Small businesses use a wide variety of products and services in the course of their operations, everything from office supplies and equipment to information technology, payroll processing, and employee benefits administration. Unfortunately small firms often pay more for such goods and services than large companies because of a lack of volume or scale. But there is a way small business owners can enjoy the same kinds of cost savings their big brethren do on essential goods and services: by participating in group purchasing.
Group purchasing is the collective participation of many different individuals or small businesses in the purchase of products or services, thus enabling participants to benefit from discounted or group rates. While it isn’t new, group purchasing has generally been underutilized by small businesses in the United States.
This may be starting to change, however, with the emergence of a number of different online consumer-group buying services, such as GroupOn and LivingSocial. These services primarily offer localized deals and discounts on items such as restaurant meals, retail store purchases, and event tickets.
On the business side, group purchasing is usually done via group purchasing collectives or group purchasing organizations, known as GPOs. These organizations represent hundreds or sometimes thousands of small businesses, so they are able to offer economies of scale to their participants by aggregating their combined purchasing power. There are two primary types of GPOs:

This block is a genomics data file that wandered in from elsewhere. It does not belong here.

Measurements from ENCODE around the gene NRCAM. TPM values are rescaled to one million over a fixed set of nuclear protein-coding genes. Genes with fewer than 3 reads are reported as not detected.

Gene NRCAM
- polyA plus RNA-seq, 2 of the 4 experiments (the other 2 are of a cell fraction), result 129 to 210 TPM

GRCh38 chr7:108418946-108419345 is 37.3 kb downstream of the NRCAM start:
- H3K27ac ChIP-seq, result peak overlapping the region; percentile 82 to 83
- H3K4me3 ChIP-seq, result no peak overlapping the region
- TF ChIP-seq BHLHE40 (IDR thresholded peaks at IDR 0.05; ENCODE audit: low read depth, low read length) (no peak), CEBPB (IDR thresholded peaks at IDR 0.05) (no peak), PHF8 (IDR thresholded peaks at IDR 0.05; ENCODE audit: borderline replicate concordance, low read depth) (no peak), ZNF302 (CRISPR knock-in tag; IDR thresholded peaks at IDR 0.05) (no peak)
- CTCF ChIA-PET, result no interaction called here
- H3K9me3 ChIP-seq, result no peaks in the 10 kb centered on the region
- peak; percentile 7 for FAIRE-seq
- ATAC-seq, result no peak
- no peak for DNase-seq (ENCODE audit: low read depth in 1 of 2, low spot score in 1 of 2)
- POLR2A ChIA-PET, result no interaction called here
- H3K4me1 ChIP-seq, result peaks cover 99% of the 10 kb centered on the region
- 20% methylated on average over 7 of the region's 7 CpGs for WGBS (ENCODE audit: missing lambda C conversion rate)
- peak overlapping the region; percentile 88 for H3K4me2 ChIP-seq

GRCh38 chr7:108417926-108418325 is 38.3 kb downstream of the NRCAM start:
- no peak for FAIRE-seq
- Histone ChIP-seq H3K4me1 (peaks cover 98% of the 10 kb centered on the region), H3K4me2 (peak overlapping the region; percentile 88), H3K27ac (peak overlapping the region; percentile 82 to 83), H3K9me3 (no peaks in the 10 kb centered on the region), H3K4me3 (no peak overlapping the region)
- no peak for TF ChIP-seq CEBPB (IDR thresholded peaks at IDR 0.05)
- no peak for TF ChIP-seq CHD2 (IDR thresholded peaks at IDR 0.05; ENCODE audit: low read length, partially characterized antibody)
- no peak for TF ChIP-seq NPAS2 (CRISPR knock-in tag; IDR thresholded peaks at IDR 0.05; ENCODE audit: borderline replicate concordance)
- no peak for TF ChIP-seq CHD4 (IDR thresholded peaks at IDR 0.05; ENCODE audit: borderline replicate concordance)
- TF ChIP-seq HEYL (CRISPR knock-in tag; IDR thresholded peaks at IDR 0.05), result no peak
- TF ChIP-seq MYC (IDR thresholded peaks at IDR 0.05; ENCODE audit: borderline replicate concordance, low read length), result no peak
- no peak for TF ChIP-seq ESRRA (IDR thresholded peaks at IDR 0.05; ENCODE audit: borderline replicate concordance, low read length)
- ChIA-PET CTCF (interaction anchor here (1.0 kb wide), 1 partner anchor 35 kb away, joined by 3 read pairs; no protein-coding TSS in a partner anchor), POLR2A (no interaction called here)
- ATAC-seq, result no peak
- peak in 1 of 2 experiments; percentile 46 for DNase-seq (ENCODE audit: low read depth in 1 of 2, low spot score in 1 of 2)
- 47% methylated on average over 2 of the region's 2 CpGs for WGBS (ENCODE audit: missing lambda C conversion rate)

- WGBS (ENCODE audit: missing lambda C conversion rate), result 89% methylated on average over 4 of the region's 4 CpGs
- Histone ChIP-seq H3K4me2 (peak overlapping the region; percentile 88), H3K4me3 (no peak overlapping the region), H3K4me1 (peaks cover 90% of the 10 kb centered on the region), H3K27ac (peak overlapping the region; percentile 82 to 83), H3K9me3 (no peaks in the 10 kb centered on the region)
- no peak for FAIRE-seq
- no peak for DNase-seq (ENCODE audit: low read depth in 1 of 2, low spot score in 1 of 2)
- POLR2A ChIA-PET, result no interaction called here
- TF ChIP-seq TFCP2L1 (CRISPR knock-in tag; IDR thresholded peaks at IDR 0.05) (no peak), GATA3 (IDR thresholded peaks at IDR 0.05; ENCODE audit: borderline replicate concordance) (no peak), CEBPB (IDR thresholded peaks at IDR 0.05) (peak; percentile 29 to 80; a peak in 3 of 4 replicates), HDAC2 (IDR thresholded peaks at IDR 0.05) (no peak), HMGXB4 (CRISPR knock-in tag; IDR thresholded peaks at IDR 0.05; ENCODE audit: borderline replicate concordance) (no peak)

- Vertical market: These serve companies within a specific industry or market segment and are usually formed through industry, trade association, and advocacy groups for the benefit of their members. Vertical marketing GPOs are especially popular in the health care, manufacturing, food services, legal, and nonprofit industries.
- Horizontal market: These serve companies across all industries and market segments. A good example is Group Purchasing Solutions, which has partner contracts with some of the nation’s largest office supply, telecommunications, shipping, janitorial services, and computer equipment companies. GPS members can often obtain products and services from these partner companies at substantial discounts.
GPOs don’t all operate the same. Some require that members pay fees to participate, some collect fees from the product and service providers, and still others collect fees from both members and providers. Be sure to investigate any potential GPO you may be considering carefully and ask the following questions:
- Do members pay administrative fees, and if so, how much are they? Make sure that your potential savings from membership in the GPO will more than cover any fees you’re required to pay.
- Are members required to purchase from a certain number of vendors, or is a minimum volume of purchases required? If so, make sure you’re comfortable with the vendors available and that you will need enough of their products and services to meet the minimum requirements.
- What kind of member support does the GPO offer? Disputes occasionally arise between GPO members and vendors, for late deliveries, disputed invoices, overall service, and even fraud, for example. Ask GPOs about their dispute resolution processes and procedures and make sure you’re comfortable with them.
Don Sadler is a freelance writer and editor specializing in business and finance.